Another senator has attacked a Commonwealth prosecution case against a spy and his lawyer, who revealed Australia bugged East Timor's cabinet rooms in 2004.
The case against a spy-turned-whistleblower and his lawyer is a "disgrace" that should be kicked out of court, an independent senator says.
Centre Alliance's Rex Patrick is calling for all Commonwealth charges against Canberra lawyer Bernard Collaery and his client, known only as Witness K, to be dropped.
The pair are facing criminal charges of conspiring to communicate secret information after revealing Australia bugged East Timor's cabinet rooms in 2004.
Senator Patrick is visiting Dili this week as part of a parliamentary delegation and says it is "sadly ironic" he would be in the East Timorese capital at the same time the case is due back in court.
"Witness K exposed the morally bankrupt nature of Australian policy towards our small and impoverished neighbour," Senator Patrick said.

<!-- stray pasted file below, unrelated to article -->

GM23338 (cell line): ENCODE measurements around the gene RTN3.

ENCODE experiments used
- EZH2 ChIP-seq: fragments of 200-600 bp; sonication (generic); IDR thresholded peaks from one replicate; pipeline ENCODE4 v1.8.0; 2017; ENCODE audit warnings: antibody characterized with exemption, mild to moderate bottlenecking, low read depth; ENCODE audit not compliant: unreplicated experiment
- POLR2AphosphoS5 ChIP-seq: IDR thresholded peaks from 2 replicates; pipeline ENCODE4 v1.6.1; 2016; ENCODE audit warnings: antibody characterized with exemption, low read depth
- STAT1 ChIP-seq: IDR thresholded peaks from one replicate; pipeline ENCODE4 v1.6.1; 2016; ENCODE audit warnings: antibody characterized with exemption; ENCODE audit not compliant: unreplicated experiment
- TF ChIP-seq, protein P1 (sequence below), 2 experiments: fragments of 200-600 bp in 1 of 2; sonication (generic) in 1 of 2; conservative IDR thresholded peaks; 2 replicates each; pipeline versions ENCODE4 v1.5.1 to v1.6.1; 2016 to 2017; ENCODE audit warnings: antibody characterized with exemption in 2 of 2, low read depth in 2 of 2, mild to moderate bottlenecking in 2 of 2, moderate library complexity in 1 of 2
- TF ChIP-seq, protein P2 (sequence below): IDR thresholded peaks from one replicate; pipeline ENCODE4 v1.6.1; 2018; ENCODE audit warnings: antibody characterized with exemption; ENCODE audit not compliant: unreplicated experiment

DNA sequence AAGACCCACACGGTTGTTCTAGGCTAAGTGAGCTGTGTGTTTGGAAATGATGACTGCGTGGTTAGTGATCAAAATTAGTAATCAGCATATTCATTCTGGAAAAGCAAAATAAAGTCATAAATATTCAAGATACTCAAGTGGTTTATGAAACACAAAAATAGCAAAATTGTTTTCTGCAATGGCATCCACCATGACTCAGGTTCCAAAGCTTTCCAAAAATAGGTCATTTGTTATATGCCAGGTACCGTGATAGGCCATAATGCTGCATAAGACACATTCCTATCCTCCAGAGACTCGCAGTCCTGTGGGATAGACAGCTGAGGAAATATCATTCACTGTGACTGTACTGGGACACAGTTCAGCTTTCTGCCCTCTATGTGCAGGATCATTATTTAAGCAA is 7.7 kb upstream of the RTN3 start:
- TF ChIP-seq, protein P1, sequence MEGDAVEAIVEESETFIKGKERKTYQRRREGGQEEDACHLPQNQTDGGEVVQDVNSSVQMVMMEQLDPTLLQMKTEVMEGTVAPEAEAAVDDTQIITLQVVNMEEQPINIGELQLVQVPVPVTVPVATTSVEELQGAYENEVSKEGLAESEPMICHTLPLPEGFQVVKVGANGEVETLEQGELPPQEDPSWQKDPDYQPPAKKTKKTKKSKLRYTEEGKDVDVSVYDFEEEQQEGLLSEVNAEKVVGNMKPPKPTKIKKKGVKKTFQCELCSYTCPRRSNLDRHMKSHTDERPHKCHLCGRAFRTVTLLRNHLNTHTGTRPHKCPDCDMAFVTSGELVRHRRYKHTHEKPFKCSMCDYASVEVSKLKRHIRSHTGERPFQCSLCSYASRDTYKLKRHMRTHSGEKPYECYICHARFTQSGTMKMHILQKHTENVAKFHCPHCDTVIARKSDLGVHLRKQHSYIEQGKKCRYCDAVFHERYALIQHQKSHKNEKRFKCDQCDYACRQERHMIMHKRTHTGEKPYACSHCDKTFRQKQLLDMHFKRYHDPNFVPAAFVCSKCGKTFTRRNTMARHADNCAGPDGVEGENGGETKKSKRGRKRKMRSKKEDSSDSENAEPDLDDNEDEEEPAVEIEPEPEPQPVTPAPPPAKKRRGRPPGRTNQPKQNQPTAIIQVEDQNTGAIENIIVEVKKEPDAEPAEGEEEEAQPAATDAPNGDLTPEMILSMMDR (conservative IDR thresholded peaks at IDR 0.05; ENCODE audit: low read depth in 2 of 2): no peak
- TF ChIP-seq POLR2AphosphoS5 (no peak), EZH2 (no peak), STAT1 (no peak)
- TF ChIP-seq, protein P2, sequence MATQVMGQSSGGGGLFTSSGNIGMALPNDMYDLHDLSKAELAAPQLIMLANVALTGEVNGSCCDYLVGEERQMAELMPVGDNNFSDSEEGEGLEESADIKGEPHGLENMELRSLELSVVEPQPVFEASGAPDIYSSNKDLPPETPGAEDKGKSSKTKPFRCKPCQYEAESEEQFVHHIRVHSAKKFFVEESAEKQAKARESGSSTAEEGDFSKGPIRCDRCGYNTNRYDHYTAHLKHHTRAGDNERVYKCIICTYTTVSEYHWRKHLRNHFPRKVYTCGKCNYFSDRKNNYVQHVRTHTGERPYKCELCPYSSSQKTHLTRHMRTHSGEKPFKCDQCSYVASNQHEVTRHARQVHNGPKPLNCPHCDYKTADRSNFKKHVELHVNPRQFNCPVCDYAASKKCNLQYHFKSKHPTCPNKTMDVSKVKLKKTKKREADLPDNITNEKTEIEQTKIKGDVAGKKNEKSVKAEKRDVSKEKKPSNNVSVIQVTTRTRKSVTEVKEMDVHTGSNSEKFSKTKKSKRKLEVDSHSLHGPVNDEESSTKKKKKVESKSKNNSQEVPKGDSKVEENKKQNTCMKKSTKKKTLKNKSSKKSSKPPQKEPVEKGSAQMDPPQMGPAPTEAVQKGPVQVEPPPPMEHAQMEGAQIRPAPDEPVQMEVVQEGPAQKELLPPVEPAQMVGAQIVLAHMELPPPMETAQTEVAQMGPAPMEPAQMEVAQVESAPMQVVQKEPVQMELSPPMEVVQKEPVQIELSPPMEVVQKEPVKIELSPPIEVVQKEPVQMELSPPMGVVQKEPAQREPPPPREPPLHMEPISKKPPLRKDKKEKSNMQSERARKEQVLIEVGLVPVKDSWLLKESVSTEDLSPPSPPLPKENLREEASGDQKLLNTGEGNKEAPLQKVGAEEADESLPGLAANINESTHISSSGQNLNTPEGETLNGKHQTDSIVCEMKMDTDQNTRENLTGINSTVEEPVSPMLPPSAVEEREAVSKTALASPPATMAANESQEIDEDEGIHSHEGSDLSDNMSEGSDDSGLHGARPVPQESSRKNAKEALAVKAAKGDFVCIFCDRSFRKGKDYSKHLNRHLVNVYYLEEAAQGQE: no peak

"It is a disgrace that the attorney-general authorised this highly political and internationally sensitive prosecution to proceed.
"The prosecution of Witness K and Bernard Collaery should be dropped without delay."
The matter was due back at ACT Magistrates Court on Monday, but has been delayed until at least Thursday.
The Commonwealth Director of Public Prosecutions told AAP a new date and time is yet-to-be confirmed for the hearing but would "most likely" be later this week.
Senator Patrick is the latest senator to condemn the charges after the Greens' Nick McKim slammed the case last month.
Senator McKim, independent MP Andrew Wilkie and Centre Alliance MP Rebekha Sharkie joined in a rally outside the court before a brief directions hearing on September 12.
They called on Attorney-General Christian Porter to step in and drop what they believed to be politically motivated charges against the pair.
Mr Porter previously said the CDPP sought his permission to lay the charges and he gave consent after "very detailed, very thorough advice".
Witness K, a former Australian Secret Intelligence Service agent, was a key witness for East Timor over allegations Dili's cabinet rooms were bugged during negotiations over a gas and oil treaty.